The most fundamental error this group makes is in misunderstanding the basic question. They believe that the basic question is “Which is better? Single-gender or coed?” They try to prove that coeducation is better. But we don’t believe that one size fits all. Coeducation may be a better choice for some kids; but single-gender may be a better choice for other kids. What works for Justin may be a disaster for Jason. We are not asserting that every child should be in a single-gender classroom; we are just asserting that parents should have choices, including those parents who can’t afford the tuition for a private school or a Catholic school.
The eight professors behind www.coedschools.org direct their angriest outbursts at advocates of single-gender education in the public sector. However, they have not hesitated to attack single-gender Catholic schools and private schools. After all, if their assertions were valid – if it were actually true that single-gender education inevitably reinforces gender stereotypes and promotes sexism, and that mere exposure to the single-gender format has lasting negative consequences – then the single-gender format would be wrong, regardless of whether the school in question happened to be a public school, private school or Catholic school.
The backlash against single-gender education is not confined to the public sector and it is not confined to the Angry Eight professors who launched www.coedschools.org. Listen for example to Terry O’Neill, president of the National Organization for Women, in this interview on KUOW public radio for Seattle, in which Ms. O’Neill asserts that you can look in “any archdiocese” in the United States which offers single-gender schools, and you will “inevitably” find that single-gender Catholic schools “systematically” give more resources to boys and fewer to girls; that the boys are first-class citizens and the girls are second-class citizens. (Ms. O’Neill’s interview begins about ten minutes into the segment.)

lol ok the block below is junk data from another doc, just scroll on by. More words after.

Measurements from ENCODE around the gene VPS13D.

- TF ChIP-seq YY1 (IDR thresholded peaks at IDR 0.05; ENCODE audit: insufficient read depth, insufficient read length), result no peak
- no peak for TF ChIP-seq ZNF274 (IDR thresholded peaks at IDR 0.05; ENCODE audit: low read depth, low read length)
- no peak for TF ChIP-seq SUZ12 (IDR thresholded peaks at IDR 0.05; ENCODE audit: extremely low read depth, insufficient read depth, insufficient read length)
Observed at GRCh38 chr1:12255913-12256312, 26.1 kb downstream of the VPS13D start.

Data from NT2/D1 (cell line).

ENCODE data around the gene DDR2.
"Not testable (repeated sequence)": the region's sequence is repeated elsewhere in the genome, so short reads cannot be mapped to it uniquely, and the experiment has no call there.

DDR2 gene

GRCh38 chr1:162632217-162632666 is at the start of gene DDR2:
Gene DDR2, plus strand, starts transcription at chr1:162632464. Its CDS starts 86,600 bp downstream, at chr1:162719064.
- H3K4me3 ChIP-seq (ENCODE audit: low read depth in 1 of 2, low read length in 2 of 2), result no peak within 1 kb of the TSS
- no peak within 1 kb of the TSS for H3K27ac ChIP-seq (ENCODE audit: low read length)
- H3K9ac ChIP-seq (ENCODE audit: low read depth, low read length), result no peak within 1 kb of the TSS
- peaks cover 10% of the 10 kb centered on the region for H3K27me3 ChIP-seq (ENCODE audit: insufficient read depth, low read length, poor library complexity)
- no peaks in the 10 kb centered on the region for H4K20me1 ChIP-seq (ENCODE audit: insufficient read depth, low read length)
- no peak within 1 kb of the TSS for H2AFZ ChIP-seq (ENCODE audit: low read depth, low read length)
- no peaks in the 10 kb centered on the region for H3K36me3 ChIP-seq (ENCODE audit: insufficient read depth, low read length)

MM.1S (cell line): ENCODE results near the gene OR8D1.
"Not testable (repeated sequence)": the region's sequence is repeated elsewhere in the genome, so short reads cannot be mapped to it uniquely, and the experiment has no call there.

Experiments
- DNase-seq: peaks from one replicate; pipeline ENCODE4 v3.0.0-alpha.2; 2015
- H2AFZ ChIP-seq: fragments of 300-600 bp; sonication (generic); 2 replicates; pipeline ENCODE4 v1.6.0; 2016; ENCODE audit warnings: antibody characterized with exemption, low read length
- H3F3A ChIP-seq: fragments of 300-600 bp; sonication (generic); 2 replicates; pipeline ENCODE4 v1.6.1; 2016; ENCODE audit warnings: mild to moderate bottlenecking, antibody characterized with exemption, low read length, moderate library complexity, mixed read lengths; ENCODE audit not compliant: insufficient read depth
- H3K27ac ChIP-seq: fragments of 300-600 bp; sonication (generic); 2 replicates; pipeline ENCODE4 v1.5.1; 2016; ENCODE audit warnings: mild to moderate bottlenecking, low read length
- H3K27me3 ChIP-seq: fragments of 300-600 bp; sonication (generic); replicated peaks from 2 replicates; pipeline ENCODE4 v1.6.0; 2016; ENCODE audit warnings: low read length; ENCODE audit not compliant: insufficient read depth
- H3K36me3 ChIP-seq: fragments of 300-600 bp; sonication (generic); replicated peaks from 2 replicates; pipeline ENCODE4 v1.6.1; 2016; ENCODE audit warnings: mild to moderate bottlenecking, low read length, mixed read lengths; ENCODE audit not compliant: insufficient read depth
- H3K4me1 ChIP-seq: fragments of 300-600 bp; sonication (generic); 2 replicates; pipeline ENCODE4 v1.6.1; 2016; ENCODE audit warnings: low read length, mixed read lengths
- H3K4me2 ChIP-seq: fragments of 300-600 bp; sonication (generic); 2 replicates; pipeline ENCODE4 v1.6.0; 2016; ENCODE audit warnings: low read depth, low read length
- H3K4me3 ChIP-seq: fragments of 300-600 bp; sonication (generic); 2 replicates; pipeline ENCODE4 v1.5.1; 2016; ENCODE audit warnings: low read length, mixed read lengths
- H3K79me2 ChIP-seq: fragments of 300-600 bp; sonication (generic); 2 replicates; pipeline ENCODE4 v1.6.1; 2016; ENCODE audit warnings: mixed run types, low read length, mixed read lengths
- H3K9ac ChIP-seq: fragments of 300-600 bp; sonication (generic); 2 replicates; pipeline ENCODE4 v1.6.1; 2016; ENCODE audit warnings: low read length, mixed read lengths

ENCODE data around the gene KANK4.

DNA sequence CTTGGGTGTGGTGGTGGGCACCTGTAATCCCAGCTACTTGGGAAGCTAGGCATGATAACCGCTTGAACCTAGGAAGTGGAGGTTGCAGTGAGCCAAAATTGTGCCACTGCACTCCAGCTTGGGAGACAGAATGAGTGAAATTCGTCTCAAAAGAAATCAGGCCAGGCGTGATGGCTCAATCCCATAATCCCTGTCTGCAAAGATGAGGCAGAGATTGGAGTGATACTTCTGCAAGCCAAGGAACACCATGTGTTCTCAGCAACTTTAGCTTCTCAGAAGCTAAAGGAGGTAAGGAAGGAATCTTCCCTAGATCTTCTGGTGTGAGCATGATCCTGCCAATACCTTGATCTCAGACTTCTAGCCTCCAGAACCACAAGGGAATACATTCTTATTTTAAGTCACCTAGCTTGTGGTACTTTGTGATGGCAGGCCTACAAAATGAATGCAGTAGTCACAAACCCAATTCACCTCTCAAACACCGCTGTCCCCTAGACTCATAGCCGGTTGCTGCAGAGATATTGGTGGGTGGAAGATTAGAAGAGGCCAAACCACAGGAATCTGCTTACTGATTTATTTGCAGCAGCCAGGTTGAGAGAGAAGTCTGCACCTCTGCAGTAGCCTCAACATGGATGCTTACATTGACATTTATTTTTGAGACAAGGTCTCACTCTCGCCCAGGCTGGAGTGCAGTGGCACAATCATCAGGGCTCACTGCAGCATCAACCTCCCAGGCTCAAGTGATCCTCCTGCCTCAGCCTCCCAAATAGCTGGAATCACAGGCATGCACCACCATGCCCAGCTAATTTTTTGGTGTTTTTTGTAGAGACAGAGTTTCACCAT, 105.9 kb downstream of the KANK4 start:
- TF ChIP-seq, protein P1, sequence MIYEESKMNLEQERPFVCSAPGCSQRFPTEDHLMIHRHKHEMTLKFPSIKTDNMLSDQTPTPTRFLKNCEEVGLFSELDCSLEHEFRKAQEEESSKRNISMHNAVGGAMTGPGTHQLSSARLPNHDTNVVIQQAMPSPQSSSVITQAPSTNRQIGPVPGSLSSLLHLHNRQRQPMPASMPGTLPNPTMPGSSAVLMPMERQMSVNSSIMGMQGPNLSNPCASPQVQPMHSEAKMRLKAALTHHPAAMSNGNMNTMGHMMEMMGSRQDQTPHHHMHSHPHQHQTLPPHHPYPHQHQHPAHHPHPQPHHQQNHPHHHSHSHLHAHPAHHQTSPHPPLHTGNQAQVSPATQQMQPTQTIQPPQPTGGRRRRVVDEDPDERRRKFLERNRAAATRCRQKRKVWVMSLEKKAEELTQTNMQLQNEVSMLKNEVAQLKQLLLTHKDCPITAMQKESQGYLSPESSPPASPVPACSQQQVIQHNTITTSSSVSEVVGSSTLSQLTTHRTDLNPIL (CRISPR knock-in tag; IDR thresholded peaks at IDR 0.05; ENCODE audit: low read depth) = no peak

Boys are boys and girls are girls – regardless of whether they attend Catholic schools, independent schools, and public schools. The best way to get girls engaged and motivated in the study of number theory or quantum mechanics doesn’t vary substantially between a private school and a public school; but the best way to get girls excited about quantum mechanics turns out to be quite different from the best way to get boys excited about quantum mechanics, regardless of whether they are attending a public school or a private school. When educators don’t understand that, the result is that many girls who might have enjoyed quantum mechanics instead think that “advanced physics is for guys.”
By the end of 2011, it was clear that the name “NASSPE” did not accurately describe our work of promoting single-gender education in the public sector AND the private sector AND the Catholic sector. Hence the change in name to “The National Association for Choice in Education.” Our original web site www.singlesexschools.org continues to receive more than 100,000 hits per month, so we will not shut it down; but gradually we hope to redirect visitors to this site.
Our Eighth International Conference took place Saturday and Sunday, October 20 & 21, at the Westin Galleria Hotel in Houston, Texas. We had more than 50 different presentations, from Catholic schools, from private independent schools, and from public schools; from all across the United States, as well as from Australia, Canada, Colombia, and Iceland. More information, including a complete list of presenters and their topics, is online at the 2012 conference website.
Unfortunately we do not have plans for another conference at this time.
By telephone: 610 296 2821 between 9 AM and 4 PM Monday through Friday.